0 \(\frac12(2+0\sqrt5)\) \(1+0\phi\) \(1+0\frac{1}{\phi}\) 1.00000
-1 \(\frac12(-1+1\sqrt5)\) \(-1+1\phi\) \(0+1\frac{1}{\phi}\) 0.61803
-2 \(\frac12(3-1\sqrt5)\) \(2-1\phi\) \(1-1\frac{1}{\phi}\) 0.09016
-3 \(\frac12(-4+2\sqrt5)\) \(-3+2\phi\) \(-1+2\frac{1}{\phi}\) 0.05572
-4 \(\frac12(7-3\sqrt5)\) \(5-3\phi\) \(2-3\frac{1}{\phi}\) 0.03444
-5 \(\frac12(-11+5\sqrt5)\) \(-8+5\phi\) \(-3+5\frac{1}{\phi}\) 0.02128
-6 \(\frac12(18-8\sqrt5)\) \(13-8\phi\) \(5-8\frac{1}{\phi}\) 0.05572

Note: values in the last column are truncated, not exact, and column 2 fractions are not simplified, to show pattern.

If we look at the integers in the third and fourth columns, you may notice a pattern emerge. They are all Fibonacci numbers (0, 1, 1, 2, 3, 5, 8, 13, …), where each number is the sum of the previous 2 numbers in the sequence. This gives us \(\phi^N=\left(\frac{1}{\phi}\right)^{-N}=F_{(N-1)}+F_N\cdot\phi=F_{(N+1)}+F_N\cdot\frac{1}{\phi}\), where \(F_N\) is the \(N^{th}\) Fibonacci number.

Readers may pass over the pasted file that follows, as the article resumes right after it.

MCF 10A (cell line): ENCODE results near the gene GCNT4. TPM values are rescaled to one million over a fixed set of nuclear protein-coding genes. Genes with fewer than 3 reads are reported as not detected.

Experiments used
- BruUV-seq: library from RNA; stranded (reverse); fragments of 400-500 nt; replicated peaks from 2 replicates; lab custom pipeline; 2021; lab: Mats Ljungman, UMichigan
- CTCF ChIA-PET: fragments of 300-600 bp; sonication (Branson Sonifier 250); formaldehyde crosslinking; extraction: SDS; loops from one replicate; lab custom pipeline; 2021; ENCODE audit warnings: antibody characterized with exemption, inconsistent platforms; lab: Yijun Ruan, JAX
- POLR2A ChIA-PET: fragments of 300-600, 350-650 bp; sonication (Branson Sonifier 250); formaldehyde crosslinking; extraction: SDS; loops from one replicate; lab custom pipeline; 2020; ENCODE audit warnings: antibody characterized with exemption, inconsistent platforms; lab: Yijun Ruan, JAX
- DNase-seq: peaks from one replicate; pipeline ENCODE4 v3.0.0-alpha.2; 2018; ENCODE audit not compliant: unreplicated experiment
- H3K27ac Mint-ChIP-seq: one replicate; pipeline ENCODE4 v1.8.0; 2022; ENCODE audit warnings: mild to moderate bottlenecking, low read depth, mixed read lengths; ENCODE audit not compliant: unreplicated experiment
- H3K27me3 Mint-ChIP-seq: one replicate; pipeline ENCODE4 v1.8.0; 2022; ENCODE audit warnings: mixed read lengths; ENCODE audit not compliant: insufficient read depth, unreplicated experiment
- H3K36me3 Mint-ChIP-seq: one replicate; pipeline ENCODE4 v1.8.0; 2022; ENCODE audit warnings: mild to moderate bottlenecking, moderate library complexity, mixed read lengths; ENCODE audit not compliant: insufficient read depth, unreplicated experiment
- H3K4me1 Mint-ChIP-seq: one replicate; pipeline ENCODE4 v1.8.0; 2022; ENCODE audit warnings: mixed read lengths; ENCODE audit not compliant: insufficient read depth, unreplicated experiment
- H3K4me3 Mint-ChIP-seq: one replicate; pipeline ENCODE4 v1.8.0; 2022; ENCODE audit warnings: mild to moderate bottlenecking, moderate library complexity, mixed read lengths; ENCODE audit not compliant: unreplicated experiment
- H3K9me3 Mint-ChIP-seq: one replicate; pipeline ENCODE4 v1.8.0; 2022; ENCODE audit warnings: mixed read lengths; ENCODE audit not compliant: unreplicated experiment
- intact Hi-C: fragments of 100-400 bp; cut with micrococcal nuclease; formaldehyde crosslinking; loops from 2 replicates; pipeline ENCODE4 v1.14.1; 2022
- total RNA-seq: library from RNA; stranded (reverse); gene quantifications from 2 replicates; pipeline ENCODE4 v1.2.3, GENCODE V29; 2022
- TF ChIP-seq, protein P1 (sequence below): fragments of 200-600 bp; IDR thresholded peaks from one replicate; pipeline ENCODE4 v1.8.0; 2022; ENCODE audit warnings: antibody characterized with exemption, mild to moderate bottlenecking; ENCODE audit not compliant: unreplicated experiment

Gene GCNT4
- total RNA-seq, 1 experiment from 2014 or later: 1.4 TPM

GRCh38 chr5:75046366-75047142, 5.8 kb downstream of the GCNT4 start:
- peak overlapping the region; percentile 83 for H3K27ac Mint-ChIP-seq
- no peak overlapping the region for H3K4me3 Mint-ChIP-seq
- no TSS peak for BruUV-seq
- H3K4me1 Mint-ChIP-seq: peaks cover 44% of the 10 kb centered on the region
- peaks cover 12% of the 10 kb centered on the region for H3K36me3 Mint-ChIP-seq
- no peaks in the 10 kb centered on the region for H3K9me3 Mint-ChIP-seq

We also get the value \(\phi^N=\frac12\left[F_{(N+1)} + F_{(N-1)}+ F_{N}\cdot\sqrt5 \right]\).

The integers multiplied by √5 in the second column, are also the Fibonacci numbers, but the first set are what is known as the Lucas number series. The Lucas numbers are just like the Fibonacci numbers, each is the sum of the previous 2 numbers, but instead of starting with 0 and 1, François Édouard Anatole Lucas started his series with 2 and 1.

The sequence of Lucas numbers begins: 2, 1, 3, 4, 7, 11, 18, 29, 47, 76, 123, …

Each series can be back calculated to find previous numbers, ultimately leading to alternating positive and negative numbers, as seen in the formulas for the negative powers of phi in the table.